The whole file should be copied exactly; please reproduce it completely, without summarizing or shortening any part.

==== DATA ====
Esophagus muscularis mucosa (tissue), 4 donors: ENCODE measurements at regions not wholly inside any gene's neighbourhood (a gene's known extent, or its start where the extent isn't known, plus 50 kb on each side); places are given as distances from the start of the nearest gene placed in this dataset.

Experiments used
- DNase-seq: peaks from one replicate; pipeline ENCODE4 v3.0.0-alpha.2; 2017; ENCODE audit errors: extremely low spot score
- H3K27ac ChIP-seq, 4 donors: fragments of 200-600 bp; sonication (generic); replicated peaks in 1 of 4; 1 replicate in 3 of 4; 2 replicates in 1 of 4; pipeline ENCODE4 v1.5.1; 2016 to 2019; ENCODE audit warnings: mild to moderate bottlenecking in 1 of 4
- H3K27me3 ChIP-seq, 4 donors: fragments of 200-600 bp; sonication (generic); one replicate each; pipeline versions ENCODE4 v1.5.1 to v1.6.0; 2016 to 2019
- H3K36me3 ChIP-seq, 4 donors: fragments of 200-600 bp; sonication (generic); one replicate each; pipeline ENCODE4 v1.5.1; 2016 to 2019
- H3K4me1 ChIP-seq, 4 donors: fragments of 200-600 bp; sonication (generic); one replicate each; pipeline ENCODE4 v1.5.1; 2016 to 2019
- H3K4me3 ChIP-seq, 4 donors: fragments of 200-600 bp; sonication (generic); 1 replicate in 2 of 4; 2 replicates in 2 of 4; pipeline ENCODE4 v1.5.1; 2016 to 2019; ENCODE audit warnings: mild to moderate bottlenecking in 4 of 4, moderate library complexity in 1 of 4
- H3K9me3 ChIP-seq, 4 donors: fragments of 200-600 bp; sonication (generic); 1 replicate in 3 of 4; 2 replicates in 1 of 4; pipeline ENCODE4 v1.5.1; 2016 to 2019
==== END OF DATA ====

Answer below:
Esophagus muscularis mucosa (tissue), 4 donors: ENCODE measurements at regions not wholly inside any gene's neighbourhood (a gene's known extent, or its start where the extent isn't known, plus 50 kb on each side); places are given as distances from the start of the nearest gene placed in this dataset.

Experiments used
- DNase-seq: peaks from one replicate; pipeline ENCODE4 v3.0.0-alpha.2; 2017; ENCODE audit errors: extremely low spot score
- H3K27ac ChIP-seq, 4 donors: fragments of 200-600 bp; sonication (generic); replicated peaks in 1 of 4; 1 replicate in 3 of 4; 2 replicates in 1 of 4; pipeline ENCODE4 v1.5.1; 2016 to 2019; ENCODE audit warnings: mild to moderate bottlenecking in 1 of 4
- H3K27me3 ChIP-seq, 4 donors: fragments of 200-600 bp; sonication (generic); one replicate each; pipeline versions ENCODE4 v1.5.1 to v1.6.0; 2016 to 2019
- H3K36me3 ChIP-seq, 4 donors: fragments of 200-600 bp; sonication (generic); one replicate each; pipeline ENCODE4 v1.5.1; 2016 to 2019
- H3K4me1 ChIP-seq, 4 donors: fragments of 200-600 bp; sonication (generic); one replicate each; pipeline ENCODE4 v1.5.1; 2016 to 2019
- H3K4me3 ChIP-seq, 4 donors: fragments of 200-600 bp; sonication (generic); 1 replicate in 2 of 4; 2 replicates in 2 of 4; pipeline ENCODE4 v1.5.1; 2016 to 2019; ENCODE audit warnings: mild to moderate bottlenecking in 4 of 4, moderate library complexity in 1 of 4
- H3K9me3 ChIP-seq, 4 donors: fragments of 200-600 bp; sonication (generic); 1 replicate in 3 of 4; 2 replicates in 1 of 4; pipeline ENCODE4 v1.5.1; 2016 to 2019